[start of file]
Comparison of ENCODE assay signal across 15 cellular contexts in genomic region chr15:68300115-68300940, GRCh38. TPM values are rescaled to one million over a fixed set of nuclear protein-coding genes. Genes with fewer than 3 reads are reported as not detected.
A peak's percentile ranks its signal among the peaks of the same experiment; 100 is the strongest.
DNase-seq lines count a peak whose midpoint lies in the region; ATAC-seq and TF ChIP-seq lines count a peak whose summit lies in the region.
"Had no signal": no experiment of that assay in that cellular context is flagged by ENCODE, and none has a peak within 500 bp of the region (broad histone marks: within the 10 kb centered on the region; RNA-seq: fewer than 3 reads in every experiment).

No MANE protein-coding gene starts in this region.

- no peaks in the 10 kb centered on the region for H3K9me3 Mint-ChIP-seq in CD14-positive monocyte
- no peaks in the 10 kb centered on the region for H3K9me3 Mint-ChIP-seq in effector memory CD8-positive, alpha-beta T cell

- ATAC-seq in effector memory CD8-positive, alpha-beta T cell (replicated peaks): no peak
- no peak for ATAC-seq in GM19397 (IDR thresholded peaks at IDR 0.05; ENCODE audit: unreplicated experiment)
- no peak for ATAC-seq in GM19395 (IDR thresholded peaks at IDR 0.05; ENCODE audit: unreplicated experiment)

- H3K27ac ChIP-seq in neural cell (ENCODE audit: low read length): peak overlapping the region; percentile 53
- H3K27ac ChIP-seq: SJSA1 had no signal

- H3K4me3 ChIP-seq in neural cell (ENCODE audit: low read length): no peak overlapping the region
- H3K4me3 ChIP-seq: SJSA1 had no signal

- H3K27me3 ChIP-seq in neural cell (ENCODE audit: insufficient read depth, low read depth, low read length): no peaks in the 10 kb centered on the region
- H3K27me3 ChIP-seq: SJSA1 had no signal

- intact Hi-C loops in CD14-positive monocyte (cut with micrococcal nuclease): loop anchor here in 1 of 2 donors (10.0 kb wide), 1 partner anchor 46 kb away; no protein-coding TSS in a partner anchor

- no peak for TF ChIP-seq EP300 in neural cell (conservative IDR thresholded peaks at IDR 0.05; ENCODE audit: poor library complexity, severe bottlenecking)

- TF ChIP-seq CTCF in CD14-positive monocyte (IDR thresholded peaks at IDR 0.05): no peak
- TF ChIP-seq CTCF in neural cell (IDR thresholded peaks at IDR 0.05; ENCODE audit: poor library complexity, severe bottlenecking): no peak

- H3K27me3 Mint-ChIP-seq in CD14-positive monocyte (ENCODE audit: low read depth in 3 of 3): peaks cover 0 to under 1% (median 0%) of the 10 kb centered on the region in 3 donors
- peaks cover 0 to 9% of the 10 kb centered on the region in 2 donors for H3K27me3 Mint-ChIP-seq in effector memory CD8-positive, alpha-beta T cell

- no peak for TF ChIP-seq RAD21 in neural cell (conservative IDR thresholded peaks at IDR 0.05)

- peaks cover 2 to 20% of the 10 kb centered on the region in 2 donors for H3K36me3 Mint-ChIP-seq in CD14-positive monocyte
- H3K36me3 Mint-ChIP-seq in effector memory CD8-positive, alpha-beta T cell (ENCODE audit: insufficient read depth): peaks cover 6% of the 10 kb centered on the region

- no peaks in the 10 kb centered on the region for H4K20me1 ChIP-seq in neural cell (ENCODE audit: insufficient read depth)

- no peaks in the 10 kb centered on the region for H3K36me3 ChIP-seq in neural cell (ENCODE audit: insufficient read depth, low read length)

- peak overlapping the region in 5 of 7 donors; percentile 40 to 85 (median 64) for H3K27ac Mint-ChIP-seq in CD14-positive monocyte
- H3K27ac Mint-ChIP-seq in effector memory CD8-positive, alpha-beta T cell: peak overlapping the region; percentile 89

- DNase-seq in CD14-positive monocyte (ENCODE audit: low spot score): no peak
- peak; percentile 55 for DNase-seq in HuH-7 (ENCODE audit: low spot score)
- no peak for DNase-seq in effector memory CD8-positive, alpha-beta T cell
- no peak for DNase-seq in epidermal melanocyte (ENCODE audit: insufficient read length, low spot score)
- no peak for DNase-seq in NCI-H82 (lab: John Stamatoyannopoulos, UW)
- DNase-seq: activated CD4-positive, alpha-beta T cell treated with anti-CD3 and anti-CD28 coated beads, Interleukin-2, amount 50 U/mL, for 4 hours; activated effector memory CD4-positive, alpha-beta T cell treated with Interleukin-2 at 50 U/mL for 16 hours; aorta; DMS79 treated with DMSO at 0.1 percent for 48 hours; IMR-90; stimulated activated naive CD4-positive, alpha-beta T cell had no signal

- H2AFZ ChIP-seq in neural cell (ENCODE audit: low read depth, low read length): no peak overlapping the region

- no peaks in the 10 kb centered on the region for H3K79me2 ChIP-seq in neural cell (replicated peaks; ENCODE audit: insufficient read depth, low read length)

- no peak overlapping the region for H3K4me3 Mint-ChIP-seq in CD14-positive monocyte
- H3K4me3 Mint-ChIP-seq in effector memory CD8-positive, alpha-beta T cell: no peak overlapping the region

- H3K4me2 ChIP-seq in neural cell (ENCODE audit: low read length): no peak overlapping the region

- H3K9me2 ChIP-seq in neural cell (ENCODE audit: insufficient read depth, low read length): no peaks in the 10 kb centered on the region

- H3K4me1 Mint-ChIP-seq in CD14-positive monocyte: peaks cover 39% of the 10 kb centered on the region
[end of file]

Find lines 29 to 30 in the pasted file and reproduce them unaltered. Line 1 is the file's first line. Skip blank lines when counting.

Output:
- H3K27ac Mint-ChIP-seq in effector memory CD8-positive, alpha-beta T cell: peak overlapping the region; percentile 89

- DNase-seq in CD14-positive monocyte (ENCODE audit: low spot score): no peak